The world's first light field camera, called the Lytro, can now be pre-ordered online. Pioneered by Stanford University prize-winner Ren Ng for his research on light field photography, the Lytro camera allows shooters to adjust the depth-of-field in post-production, which is an inevitable game changer in the world of photography.

Lytro StackedAnnounced today, the Lytro camera appears to be a breed of its own, resembling a lipstick case that got it on with slide viewer. However, the unconventional compact digital camera is constructed with an aluminum body and houses an 8x optical zoom lens with constant f/2 aperture. As a result, there's no need to focus, which negates shutter lag. Lytro promises an instant shutter the moment the camera is powered on. All focusing can be taken care of on the camera, after the image has been captured, leading to "living pictures" as Lytro says. The best part is that the light field engine travels with each living picture, even online, allowing viewers to interact with them by shifting the focus.

But it's the Lytro light field sensor that really takes the cake, capturing 11 million light rays of data (11 megarays) per shot. This includes capturing the direction of each ray–something digital cameras of the past were incapable of achieving–resulting in 4-dimensional image capture. HD quality images are a result of the light field imaging engine that processes the data, and the Lytro camera can purportedly capture impressive images in low light without the use of a flash.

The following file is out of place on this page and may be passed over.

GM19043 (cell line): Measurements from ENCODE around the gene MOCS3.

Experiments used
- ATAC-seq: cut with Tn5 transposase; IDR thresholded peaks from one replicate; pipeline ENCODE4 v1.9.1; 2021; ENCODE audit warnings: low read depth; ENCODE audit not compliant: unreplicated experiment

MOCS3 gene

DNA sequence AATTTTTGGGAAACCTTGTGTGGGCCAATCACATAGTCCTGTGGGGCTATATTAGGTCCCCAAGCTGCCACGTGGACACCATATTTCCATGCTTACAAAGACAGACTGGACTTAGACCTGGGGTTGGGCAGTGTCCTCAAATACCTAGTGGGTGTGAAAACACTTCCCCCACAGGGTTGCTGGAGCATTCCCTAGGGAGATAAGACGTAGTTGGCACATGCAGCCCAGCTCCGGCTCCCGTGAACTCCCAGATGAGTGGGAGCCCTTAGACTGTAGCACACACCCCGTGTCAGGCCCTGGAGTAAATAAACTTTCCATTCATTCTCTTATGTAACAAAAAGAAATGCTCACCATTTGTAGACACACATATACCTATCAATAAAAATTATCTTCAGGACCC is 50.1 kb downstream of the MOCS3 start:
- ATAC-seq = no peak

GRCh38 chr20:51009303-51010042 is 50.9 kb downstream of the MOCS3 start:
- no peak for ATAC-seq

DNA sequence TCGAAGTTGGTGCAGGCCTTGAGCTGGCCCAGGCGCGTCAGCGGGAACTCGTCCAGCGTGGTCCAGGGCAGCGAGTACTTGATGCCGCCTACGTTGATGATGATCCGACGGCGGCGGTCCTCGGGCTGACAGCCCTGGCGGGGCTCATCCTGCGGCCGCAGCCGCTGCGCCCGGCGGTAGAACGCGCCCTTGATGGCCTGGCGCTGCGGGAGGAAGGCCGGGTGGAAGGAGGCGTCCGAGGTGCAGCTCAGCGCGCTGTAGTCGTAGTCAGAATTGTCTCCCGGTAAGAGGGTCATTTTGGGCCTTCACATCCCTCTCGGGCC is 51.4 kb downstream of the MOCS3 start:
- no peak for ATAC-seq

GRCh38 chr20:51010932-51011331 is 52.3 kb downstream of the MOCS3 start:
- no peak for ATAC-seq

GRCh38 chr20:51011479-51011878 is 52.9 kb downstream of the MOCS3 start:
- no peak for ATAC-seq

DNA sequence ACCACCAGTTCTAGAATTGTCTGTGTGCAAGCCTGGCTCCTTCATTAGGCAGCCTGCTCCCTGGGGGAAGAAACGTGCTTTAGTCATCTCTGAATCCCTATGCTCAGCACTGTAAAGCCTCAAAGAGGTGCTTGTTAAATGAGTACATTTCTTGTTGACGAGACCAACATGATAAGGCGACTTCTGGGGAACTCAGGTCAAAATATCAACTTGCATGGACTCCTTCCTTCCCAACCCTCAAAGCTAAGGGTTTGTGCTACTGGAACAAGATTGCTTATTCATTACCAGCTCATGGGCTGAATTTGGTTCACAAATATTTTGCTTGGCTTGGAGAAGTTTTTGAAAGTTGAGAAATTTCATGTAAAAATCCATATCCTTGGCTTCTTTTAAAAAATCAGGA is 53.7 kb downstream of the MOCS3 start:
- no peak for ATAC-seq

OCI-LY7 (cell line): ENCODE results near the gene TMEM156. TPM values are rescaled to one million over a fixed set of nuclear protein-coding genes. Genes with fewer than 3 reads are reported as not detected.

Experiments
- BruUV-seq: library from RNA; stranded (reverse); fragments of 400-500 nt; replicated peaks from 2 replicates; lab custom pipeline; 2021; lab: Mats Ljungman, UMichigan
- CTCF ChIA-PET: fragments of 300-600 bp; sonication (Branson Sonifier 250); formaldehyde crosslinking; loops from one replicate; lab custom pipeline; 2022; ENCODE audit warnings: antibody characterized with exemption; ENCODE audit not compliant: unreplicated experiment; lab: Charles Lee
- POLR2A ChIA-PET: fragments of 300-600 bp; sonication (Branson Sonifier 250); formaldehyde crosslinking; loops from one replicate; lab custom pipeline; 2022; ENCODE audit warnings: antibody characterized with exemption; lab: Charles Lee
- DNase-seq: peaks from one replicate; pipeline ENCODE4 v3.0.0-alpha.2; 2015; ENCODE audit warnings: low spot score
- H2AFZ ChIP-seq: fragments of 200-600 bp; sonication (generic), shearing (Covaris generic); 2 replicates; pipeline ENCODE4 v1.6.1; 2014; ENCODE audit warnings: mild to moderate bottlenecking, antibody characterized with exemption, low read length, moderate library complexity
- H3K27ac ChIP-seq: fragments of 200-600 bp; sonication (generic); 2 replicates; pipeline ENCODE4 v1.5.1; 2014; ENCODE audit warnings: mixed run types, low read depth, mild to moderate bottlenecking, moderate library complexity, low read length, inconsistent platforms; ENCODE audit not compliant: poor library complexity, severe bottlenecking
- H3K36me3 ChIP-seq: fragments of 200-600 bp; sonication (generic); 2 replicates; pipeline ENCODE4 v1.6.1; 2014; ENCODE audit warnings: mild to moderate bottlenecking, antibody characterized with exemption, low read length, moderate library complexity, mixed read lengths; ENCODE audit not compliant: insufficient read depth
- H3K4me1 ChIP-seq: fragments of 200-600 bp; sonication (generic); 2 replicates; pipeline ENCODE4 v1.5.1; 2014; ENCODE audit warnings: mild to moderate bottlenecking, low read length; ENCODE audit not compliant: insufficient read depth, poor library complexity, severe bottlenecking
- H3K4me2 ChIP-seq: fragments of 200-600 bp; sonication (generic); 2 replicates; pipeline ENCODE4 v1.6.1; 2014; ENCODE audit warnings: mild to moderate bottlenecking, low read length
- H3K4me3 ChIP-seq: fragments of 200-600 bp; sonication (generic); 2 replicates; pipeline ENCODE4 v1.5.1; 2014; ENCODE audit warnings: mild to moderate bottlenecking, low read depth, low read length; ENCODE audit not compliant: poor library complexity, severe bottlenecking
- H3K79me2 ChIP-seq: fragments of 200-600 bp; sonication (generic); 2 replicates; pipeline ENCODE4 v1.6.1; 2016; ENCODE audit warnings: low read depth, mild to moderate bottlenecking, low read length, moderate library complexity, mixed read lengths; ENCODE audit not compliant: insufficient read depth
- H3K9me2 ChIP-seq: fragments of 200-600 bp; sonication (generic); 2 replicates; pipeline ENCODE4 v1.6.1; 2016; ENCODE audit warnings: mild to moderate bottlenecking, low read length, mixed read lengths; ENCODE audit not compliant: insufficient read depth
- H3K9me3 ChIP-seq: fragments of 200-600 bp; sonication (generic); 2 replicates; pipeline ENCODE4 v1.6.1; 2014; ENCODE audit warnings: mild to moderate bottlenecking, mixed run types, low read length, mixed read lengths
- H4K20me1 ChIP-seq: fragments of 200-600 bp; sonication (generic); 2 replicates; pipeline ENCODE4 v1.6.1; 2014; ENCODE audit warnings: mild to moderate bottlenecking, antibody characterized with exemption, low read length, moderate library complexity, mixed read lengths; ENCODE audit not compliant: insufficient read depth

"Light field photography was once only possible with 100 cameras tethered to a supercomputer in a lab," said Ng. "Today it's accessible to everyone in a camera that's small and powerful, but incredibly easy to use. Our goal is to forever change the way people take and experience pictures, and today marks our first major step."

The Lytro's radical design may steer the conventional digital camera society in a different direction. Measuring a mere 1.61 in x 1.61 in x 4.41 in and tipping the scale at a feathery 7.55 ounces, the Lytro is gearing up to be one of the most portable advanced compacts ever produced. Similar to an iPhone, the Lytro has an internal lithium-ion battery and non-removable flash storage. Controls consist of a Power button, Shutter button, Zoom slider and touchscreen. A petite 1.46-inch back-lit glass touchscreen, that is. Exposure can be set by tapping the touchscreen.

The Lytro camera will be available in 8GB (350 pictures) and 16GB (700 pictures) models, internal flash storage. The 8GB model will retail for $399 in Electric Blue or Graphite and the 16GB will retail for $499 in Red Hot. Both models can be pre-ordered from the and are expected to ship in early 2012.

This is the most exciting thing to hit the digital camera industry in years. Will you be pre-ordering a Lytro?